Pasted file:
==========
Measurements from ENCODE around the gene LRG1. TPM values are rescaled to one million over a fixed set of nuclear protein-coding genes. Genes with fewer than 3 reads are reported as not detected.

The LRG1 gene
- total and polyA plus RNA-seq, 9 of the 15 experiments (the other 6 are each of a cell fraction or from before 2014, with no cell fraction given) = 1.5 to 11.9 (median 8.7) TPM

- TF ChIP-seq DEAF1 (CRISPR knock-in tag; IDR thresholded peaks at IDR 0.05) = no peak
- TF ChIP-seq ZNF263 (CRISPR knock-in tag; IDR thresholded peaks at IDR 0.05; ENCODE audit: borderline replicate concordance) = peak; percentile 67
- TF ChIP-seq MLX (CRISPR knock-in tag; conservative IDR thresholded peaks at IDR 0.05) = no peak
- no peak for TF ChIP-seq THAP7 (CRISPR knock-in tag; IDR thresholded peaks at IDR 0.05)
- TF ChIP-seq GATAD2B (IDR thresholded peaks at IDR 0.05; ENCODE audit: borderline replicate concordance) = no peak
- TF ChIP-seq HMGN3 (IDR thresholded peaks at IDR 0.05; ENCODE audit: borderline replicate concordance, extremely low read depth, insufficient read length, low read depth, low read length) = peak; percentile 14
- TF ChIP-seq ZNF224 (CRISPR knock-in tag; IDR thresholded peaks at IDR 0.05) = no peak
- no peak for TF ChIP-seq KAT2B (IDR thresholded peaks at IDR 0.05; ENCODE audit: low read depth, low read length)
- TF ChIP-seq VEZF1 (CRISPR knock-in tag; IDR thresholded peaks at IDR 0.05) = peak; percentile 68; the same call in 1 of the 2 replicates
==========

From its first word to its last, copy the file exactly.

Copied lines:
Measurements from ENCODE around the gene LRG1. TPM values are rescaled to one million over a fixed set of nuclear protein-coding genes. Genes with fewer than 3 reads are reported as not detected.

The LRG1 gene
- total and polyA plus RNA-seq, 9 of the 15 experiments (the other 6 are each of a cell fraction or from before 2014, with no cell fraction given) = 1.5 to 11.9 (median 8.7) TPM

- TF ChIP-seq DEAF1 (CRISPR knock-in tag; IDR thresholded peaks at IDR 0.05) = no peak
- TF ChIP-seq ZNF263 (CRISPR knock-in tag; IDR thresholded peaks at IDR 0.05; ENCODE audit: borderline replicate concordance) = peak; percentile 67
- TF ChIP-seq MLX (CRISPR knock-in tag; conservative IDR thresholded peaks at IDR 0.05) = no peak
- no peak for TF ChIP-seq THAP7 (CRISPR knock-in tag; IDR thresholded peaks at IDR 0.05)
- TF ChIP-seq GATAD2B (IDR thresholded peaks at IDR 0.05; ENCODE audit: borderline replicate concordance) = no peak
- TF ChIP-seq HMGN3 (IDR thresholded peaks at IDR 0.05; ENCODE audit: borderline replicate concordance, extremely low read depth, insufficient read length, low read depth, low read length) = peak; percentile 14
- TF ChIP-seq ZNF224 (CRISPR knock-in tag; IDR thresholded peaks at IDR 0.05) = no peak
- no peak for TF ChIP-seq KAT2B (IDR thresholded peaks at IDR 0.05; ENCODE audit: low read depth, low read length)
- TF ChIP-seq VEZF1 (CRISPR knock-in tag; IDR thresholded peaks at IDR 0.05) = peak; percentile 68; the same call in 1 of the 2 replicates